A contract for a large, complex construction project may specify a method for resolution of disputes between the parties, such as arbitration  instead of legal action in a court of law, although this is not common in the construction industry. A large, complex construction project can also involve subcontractors and 

The contract might also specify the type and amount of damages that the party who breaches the contract should pay for various losses incurred. Generally a court will enforce provisions in a contract regarding methods for dispute resolution and for damages in the event of breach of the contract.

Additionally, construction contracts may contain various warranties, which, if breached, could give rise to a lawsuit for breach of warranty. Warranties may apply to materials and equipment, the work, or special topics covered by specific special warranties. 

Warranties that cover “the work” done pursuant to the contract will warrant the the work::

  • will be free from defects;
  • will be free from material defects; 
  • will be performed in a good and workmanlike manner.

A construction contract with warranties will probably also include special remedies that differ from the general remedies for breach of contract. These are called “Call-back remedies” and they require a contractor to fix any defective work within a period of time, usually one year, after the work has been substantially completed. 

A call-back remedy requires the owner of the project to give the contractor notice of any defective work promptly. The effect of a call-back remedy is to obligate the contractor to cure any defect within one year if the owner has given notice within that period of time. Of course, if the owner gives notice of defects that is not timely pursuant to any warranty clause, the contractor is not obligated to cure the defect.

Another important feature of a construction contract is the obligation of the nonbreaching party to mitigate, or minimize, the amount of damages to a reasonable extent. Damages cannot be recovered for losses that could have been reasonably avoided or mostly improved after the breach occurred. This means that any award of damages will be reduced by the amount that could have been reasonably avoided if the nonbreaching party had taken reasonable steps to mitigate the damage.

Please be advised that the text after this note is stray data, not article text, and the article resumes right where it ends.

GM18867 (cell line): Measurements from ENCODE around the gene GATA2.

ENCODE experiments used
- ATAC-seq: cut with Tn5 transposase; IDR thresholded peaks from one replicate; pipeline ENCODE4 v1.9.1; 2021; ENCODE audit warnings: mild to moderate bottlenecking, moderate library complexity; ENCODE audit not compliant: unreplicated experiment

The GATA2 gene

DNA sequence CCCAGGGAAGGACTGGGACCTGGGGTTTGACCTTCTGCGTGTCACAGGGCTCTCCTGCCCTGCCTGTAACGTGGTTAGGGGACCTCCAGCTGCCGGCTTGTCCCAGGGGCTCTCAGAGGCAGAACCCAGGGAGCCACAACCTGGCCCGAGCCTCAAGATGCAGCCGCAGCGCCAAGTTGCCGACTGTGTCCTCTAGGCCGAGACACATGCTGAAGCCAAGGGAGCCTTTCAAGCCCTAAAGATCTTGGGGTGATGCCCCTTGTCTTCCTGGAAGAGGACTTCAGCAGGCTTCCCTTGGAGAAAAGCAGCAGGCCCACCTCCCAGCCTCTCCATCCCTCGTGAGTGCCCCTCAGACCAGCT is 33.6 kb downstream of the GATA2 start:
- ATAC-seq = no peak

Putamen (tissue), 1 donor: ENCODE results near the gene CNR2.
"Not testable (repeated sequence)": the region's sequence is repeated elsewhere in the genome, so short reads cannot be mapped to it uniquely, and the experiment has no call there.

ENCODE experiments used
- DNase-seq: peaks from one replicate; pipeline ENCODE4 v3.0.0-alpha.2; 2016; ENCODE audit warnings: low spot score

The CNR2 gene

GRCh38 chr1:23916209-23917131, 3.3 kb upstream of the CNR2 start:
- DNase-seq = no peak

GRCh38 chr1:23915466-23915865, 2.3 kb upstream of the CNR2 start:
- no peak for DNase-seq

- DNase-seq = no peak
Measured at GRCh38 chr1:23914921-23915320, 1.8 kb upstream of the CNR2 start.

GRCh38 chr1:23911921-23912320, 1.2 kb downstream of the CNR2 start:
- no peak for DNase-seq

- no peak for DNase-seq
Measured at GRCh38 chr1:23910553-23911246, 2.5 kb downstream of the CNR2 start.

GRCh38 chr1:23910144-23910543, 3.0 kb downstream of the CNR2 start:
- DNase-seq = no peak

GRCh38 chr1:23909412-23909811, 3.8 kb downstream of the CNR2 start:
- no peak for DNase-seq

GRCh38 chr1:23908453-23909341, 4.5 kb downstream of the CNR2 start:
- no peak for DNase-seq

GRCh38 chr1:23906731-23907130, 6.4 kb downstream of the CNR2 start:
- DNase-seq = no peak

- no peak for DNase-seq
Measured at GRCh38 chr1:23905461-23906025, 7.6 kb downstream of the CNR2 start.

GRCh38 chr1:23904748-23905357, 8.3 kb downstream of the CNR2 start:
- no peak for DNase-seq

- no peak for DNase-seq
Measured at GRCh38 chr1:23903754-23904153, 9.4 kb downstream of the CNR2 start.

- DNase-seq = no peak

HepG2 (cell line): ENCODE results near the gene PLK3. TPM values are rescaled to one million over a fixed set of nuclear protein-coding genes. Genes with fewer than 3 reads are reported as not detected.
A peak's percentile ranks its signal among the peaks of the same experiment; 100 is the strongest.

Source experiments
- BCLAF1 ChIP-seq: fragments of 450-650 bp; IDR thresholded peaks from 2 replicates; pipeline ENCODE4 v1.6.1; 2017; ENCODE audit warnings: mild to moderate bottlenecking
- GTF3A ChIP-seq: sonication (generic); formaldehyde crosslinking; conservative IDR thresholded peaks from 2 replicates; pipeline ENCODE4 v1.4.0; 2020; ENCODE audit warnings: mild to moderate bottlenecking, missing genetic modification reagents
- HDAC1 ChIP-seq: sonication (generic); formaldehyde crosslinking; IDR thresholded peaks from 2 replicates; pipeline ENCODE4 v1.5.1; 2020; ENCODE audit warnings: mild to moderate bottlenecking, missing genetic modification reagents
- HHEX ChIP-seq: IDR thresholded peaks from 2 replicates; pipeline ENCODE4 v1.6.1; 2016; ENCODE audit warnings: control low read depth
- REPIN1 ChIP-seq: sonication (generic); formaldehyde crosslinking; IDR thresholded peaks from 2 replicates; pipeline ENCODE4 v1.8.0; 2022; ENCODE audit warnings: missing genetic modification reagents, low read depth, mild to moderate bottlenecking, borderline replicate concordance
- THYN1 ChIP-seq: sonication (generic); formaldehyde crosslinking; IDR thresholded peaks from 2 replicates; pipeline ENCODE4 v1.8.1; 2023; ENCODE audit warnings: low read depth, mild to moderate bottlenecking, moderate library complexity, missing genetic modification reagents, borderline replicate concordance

Remedies for breach of contract apply only to the entities, businesses or people, who are parties to the contract. A negligence – construction defect lawsuit is another option if a defect in construction causes some kind of failure that results in injury to people and damage to other property, especially if the injury and damage involves people who are not parties to the contract. 

For example, a collapse of a bridge or pedestrian walkway over a major thoroughfare can be catastrophic, causing damage to cars, surrounding structures and the roadway. It may also cause injury and death to scores of people. Even if a construction failure due to a construction defect does not rise to the level of a catastrophe, it can necessitate a negligence-construction defects lawsuit to recover damages for the victim.

Do I Need a Lawyer for Help With Defective Construction Claims?

Claims involving construction disputes can often be complex.  If you are involved in any type of legal dispute involving a claim of defective construction, you may wish to hire a qualified real estate lawyer immediately.  Your attorney can assist you with your claim, to ensure that you obtain the appropriate guidance during trial.  Also, you may wish to hire a lawyer if you need help negotiating, drafting, or reviewing a construction contract before a project begins.

If you have been injured in a construction failure or own property that has been damaged by the failure of a structure, you want to consult an experienced personal injury lawyer who specializes in construction defects cases. An attorney will know if it is necessary to have a construction consultant analyze the facts of your case to determine if a construction defect was the cause of harm to you or your property.